In Praise of Aikido
August 17, 1997 · 8:08am EST · Posted by A. Yamamoto
Fujiyama Dojo
P.O. Box 20003
Thorold, ON, Canada
L2V 5B3
(905) 680-6389
Another group of letters we have recently received strike at Aikido as an axe strikes wood. Although a few of these letters come from people who obviously have yet to begin to understand Aikido, others come from actual aiki-deshi who express their frustrations and disappointments in no uncertain terms.

I hope that we have not given the impression that we consider Aikido to be an inferior art, because that couldn't be further from the truth. I have never intended to diminish Aikido's value as Budo. We realize there are differences, but there are also many similarities between Aikido and Daito Ryu Aiki Jujutsu, more so than is readily admitted by most people. My personal reservations have always been about overly eager ukes that get airborne at the drop of a hat, and unfinished techniques that flow like water and are just as diluted. However, I have nothing but respect for those teachers, who, together with proper spirit, teach proper technique.

I would never use terms like "street-wise" techniques, or "effective" techniques to praise any form of Budo or Bujutsu, or to justify its existence. Nor would I consider advising anyone to abandon their current training to join a more "profitable" art, if there is such a thing. The reasons for my views are simple: I have listened to a couple of teachers who, in their younger years, experienced first-hand Morihei Ueshiba's techniques, and their description of them convinced me that the founder of Aikido did not perform or condone weak technique. At least not when he taught them. And it is in this light that I view Aikido. And it is because of this that I consider weak technique to be a disservice to the art and its founder. But all of this I say as a personal view, therefore it is confined within the limits of my understanding, and that is far from comprehensive. I might be missing something that others of more experience and knowledge can see.

For this reason, I would not presume to recommend methods to strengthen their techniques as some have asked in their letters, nor will I advise anyone about changing arts or adding or taking away from something that must remain an absolute if it deserves to be known by the value of its name, since evolution in the present times is regretfully synonymous with dilution and not too different from distortion.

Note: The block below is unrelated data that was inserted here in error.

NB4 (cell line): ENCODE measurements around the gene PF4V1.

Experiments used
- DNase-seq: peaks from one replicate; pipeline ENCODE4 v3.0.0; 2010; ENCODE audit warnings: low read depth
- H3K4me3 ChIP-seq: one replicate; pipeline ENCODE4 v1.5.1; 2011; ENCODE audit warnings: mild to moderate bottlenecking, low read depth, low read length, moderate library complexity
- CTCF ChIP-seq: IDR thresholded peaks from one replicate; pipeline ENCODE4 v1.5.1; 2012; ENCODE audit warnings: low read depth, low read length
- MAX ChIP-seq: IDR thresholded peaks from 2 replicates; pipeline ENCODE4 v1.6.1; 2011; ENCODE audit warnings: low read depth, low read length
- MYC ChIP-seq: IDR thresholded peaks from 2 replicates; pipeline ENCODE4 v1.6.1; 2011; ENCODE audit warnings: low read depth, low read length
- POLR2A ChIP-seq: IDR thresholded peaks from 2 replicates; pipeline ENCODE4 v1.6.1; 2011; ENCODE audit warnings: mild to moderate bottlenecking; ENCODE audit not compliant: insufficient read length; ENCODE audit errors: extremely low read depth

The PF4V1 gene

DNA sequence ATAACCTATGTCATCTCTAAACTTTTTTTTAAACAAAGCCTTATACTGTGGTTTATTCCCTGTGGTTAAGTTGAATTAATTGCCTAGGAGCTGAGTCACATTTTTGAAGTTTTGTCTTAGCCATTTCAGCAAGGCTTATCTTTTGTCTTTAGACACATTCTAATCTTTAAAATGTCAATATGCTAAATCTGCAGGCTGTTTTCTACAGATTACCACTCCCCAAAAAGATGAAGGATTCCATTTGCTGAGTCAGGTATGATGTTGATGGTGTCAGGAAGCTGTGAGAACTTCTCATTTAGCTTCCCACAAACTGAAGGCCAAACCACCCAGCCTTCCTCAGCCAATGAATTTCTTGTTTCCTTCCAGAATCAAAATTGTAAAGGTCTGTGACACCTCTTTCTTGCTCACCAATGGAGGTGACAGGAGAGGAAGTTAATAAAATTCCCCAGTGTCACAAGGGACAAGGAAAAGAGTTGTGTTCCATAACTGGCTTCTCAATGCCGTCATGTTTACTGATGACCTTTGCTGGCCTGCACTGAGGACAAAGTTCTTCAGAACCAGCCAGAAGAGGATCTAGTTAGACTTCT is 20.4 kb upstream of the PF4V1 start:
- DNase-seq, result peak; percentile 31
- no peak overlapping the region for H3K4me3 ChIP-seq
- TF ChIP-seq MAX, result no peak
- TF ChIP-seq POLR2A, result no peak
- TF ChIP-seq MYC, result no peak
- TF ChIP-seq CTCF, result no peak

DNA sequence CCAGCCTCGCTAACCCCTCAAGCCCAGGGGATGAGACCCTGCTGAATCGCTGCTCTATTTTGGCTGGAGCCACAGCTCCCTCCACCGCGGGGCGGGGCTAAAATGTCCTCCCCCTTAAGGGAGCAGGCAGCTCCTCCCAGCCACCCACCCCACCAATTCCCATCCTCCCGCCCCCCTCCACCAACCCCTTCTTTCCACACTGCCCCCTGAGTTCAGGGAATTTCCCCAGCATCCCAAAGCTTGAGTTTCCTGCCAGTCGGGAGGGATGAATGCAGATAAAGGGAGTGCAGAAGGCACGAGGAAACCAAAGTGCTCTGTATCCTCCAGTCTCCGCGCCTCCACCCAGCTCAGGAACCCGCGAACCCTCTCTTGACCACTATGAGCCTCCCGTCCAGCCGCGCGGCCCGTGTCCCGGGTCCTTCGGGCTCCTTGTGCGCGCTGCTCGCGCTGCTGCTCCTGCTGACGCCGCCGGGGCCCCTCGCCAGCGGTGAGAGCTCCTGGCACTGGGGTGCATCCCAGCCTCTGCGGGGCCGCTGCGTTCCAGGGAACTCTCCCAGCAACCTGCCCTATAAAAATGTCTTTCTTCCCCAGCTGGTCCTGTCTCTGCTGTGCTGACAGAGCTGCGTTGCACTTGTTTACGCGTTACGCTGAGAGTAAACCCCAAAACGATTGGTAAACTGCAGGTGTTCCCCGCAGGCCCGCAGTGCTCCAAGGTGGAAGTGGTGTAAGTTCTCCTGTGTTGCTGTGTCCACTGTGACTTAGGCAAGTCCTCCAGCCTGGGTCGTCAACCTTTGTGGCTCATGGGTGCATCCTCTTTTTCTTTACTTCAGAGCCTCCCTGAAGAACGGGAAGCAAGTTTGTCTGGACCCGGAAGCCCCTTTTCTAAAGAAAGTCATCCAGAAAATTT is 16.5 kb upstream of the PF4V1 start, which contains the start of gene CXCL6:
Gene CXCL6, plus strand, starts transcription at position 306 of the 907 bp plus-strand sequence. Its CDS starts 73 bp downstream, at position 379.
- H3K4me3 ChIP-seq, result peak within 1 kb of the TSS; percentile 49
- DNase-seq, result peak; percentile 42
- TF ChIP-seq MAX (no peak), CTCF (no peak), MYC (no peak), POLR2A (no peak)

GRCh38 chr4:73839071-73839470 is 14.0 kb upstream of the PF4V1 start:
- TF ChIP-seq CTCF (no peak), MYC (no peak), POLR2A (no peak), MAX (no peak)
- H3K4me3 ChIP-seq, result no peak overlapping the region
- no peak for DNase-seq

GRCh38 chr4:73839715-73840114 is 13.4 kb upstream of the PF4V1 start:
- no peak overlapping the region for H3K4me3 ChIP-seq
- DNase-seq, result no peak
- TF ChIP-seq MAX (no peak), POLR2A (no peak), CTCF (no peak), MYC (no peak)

Aikido can stand today by its own power, and we see it as a testimony to the richness of Daito Ryu, for it is undeniable that it is there that Aikido finds its roots. It is a pleasure to watch a skilled teacher performing with sincerity and finding elements in common to both arts. No true Daito Ryu student who loves the essence of the art would feel any different.

So, although we are flattered that you have asked us for advice and help, we can do no less than recommend that you take a second look at your own art, give it time to prove its value, or bring your concerns to your own teachers.

Budo is not like taking a trip though the supermarket, going from aisle to aisle (or from teacher to teacher, from art to art, or from seminar to seminar), filling up a shopping cart with vast amounts of products (gathering and amassing techniques) that we can pour later into a big cauldron and stir, like the three witches in Macbeth, Act IV, chanting "Double, double, toil and trouble; Fire burn and cauldron bubble."

A teacher once told me that it takes a lifetime for an individual to begin to grasp the essence of Budo. I find myself at odds when trying to counsel someone who grows bored, weary or tired after a meager three year period of training. I wish to be helpful, but I also wish to be fair and just to the art of Aikido, and to those who do their absolute best to instruct it and devote their life to it.

I can certainly relate to doubts, sweat and tears, but I also know that all those are part of learning, and spirit forging, and in many cases the answers are in us and not in an alternate version of how to perform shihonage. This is just a personal opinion, but I encourage you all to persevere. I believe it was Julius Hare who said, "Half the failures in life arise from pulling in one's horse just as he is leaping."

If we understand this saying well, it has a good application in Budo.


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